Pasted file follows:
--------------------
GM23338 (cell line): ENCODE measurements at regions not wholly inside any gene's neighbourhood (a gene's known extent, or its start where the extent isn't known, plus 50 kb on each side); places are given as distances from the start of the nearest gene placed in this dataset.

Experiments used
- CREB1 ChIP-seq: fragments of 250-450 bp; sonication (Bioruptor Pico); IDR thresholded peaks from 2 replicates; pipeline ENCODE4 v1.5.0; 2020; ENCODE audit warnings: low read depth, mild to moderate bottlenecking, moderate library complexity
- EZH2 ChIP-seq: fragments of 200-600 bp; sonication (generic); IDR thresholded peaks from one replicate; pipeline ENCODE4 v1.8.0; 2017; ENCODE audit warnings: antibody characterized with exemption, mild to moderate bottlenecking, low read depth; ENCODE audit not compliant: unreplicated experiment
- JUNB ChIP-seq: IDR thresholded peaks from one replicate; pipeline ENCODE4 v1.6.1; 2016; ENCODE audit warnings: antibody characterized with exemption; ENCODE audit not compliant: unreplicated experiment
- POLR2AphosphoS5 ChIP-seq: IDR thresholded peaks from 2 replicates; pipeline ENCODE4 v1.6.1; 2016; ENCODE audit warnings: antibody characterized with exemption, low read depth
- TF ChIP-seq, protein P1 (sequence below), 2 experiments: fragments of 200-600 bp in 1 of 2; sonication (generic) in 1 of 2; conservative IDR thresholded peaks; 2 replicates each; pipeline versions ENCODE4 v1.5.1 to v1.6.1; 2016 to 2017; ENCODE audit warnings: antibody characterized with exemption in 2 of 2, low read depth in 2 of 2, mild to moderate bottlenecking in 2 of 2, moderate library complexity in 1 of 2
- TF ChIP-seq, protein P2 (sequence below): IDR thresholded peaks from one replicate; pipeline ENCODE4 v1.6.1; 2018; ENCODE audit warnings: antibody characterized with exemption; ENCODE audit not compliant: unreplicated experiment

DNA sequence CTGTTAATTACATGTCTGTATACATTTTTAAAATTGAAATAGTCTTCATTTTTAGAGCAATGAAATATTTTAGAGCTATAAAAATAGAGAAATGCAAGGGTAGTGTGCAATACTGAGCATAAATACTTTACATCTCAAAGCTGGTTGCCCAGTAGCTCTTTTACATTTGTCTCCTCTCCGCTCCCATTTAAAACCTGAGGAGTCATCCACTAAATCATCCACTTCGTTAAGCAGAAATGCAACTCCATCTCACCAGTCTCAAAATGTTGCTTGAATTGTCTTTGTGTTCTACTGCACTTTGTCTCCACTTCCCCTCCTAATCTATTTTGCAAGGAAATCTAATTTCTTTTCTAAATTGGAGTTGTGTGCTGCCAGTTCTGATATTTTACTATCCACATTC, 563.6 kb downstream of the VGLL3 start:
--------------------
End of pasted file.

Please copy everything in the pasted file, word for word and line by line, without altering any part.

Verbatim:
GM23338 (cell line): ENCODE measurements at regions not wholly inside any gene's neighbourhood (a gene's known extent, or its start where the extent isn't known, plus 50 kb on each side); places are given as distances from the start of the nearest gene placed in this dataset.

Experiments used
- CREB1 ChIP-seq: fragments of 250-450 bp; sonication (Bioruptor Pico); IDR thresholded peaks from 2 replicates; pipeline ENCODE4 v1.5.0; 2020; ENCODE audit warnings: low read depth, mild to moderate bottlenecking, moderate library complexity
- EZH2 ChIP-seq: fragments of 200-600 bp; sonication (generic); IDR thresholded peaks from one replicate; pipeline ENCODE4 v1.8.0; 2017; ENCODE audit warnings: antibody characterized with exemption, mild to moderate bottlenecking, low read depth; ENCODE audit not compliant: unreplicated experiment
- JUNB ChIP-seq: IDR thresholded peaks from one replicate; pipeline ENCODE4 v1.6.1; 2016; ENCODE audit warnings: antibody characterized with exemption; ENCODE audit not compliant: unreplicated experiment
- POLR2AphosphoS5 ChIP-seq: IDR thresholded peaks from 2 replicates; pipeline ENCODE4 v1.6.1; 2016; ENCODE audit warnings: antibody characterized with exemption, low read depth
- TF ChIP-seq, protein P1 (sequence below), 2 experiments: fragments of 200-600 bp in 1 of 2; sonication (generic) in 1 of 2; conservative IDR thresholded peaks; 2 replicates each; pipeline versions ENCODE4 v1.5.1 to v1.6.1; 2016 to 2017; ENCODE audit warnings: antibody characterized with exemption in 2 of 2, low read depth in 2 of 2, mild to moderate bottlenecking in 2 of 2, moderate library complexity in 1 of 2
- TF ChIP-seq, protein P2 (sequence below): IDR thresholded peaks from one replicate; pipeline ENCODE4 v1.6.1; 2018; ENCODE audit warnings: antibody characterized with exemption; ENCODE audit not compliant: unreplicated experiment

DNA sequence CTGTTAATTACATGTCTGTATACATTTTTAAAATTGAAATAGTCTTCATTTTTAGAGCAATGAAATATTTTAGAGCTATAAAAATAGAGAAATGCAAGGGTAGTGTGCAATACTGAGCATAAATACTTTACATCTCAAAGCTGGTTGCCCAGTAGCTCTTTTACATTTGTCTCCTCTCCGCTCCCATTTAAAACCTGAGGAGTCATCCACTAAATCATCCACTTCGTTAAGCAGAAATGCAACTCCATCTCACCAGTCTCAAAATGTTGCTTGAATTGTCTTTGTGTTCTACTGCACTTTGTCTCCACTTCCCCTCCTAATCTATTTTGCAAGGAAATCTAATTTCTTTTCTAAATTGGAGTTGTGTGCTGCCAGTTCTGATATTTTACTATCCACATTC, 563.6 kb downstream of the VGLL3 start: